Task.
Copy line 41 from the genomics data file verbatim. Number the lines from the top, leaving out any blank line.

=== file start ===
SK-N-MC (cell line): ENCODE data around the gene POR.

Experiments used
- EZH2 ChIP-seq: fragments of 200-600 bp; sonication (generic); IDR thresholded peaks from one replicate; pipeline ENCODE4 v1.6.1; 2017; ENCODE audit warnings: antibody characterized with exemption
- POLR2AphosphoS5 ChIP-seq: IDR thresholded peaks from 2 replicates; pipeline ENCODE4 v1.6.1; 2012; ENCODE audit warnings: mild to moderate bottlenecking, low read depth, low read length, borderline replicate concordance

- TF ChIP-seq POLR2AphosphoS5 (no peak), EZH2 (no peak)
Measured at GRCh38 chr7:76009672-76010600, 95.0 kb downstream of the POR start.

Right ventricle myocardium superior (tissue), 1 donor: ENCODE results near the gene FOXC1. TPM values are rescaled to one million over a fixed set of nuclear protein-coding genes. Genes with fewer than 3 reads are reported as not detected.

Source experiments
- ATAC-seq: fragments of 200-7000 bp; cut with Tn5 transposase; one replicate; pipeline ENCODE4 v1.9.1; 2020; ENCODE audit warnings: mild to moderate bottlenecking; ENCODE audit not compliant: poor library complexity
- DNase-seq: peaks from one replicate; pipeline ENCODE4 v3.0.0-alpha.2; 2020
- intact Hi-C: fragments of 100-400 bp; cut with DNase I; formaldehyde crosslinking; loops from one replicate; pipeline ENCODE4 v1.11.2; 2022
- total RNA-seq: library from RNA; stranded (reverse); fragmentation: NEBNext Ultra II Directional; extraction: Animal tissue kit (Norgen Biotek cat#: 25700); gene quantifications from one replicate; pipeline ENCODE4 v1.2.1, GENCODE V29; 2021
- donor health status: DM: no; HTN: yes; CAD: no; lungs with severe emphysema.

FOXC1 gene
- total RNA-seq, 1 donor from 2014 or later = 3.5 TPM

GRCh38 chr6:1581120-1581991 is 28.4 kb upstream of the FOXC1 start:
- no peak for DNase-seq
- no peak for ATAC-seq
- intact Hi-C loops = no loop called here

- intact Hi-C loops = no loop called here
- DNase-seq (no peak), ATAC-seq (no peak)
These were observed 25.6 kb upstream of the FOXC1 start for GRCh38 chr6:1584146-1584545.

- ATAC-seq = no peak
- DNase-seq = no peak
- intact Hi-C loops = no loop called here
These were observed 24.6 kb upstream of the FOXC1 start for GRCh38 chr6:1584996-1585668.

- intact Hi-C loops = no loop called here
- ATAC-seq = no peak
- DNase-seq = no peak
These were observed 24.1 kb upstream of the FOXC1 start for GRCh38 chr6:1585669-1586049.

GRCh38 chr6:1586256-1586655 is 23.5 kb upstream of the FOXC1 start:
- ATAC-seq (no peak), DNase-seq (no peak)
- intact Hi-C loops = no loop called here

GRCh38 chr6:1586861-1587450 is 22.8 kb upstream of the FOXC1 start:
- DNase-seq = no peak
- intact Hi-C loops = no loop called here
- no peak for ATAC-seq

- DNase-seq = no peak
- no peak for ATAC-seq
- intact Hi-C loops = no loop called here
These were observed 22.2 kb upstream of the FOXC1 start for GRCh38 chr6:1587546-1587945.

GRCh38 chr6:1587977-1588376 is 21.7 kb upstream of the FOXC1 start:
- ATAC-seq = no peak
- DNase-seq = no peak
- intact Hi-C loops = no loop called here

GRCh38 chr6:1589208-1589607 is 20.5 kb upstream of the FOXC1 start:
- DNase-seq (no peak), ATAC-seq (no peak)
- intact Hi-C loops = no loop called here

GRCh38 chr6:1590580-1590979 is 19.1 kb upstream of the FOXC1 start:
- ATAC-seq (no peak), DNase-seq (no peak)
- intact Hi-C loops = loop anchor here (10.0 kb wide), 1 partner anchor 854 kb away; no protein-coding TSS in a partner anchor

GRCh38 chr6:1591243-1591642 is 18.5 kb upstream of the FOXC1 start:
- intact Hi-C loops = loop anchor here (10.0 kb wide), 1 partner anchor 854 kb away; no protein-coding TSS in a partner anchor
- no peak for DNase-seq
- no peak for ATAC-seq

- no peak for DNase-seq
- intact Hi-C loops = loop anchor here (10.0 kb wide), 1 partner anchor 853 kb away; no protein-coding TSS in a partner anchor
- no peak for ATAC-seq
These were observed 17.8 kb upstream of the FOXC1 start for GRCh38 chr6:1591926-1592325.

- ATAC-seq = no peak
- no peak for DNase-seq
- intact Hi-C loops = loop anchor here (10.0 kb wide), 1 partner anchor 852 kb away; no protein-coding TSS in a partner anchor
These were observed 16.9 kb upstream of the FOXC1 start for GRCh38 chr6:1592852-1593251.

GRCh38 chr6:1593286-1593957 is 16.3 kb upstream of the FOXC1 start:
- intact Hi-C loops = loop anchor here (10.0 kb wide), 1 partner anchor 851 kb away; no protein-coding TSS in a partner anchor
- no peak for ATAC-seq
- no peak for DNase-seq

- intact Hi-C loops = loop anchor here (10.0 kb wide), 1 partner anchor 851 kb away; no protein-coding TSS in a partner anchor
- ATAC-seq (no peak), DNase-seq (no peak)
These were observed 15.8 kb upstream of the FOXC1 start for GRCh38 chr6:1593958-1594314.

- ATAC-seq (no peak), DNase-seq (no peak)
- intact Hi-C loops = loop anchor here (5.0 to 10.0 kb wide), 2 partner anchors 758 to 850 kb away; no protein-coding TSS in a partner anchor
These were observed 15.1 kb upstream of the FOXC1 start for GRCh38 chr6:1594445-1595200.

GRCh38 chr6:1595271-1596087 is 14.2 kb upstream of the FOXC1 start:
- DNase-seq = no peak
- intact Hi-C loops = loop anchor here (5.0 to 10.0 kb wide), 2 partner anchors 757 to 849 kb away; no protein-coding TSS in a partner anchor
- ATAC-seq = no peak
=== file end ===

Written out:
These were observed 22.2 kb upstream of the FOXC1 start for GRCh38 chr6:1587546-1587945.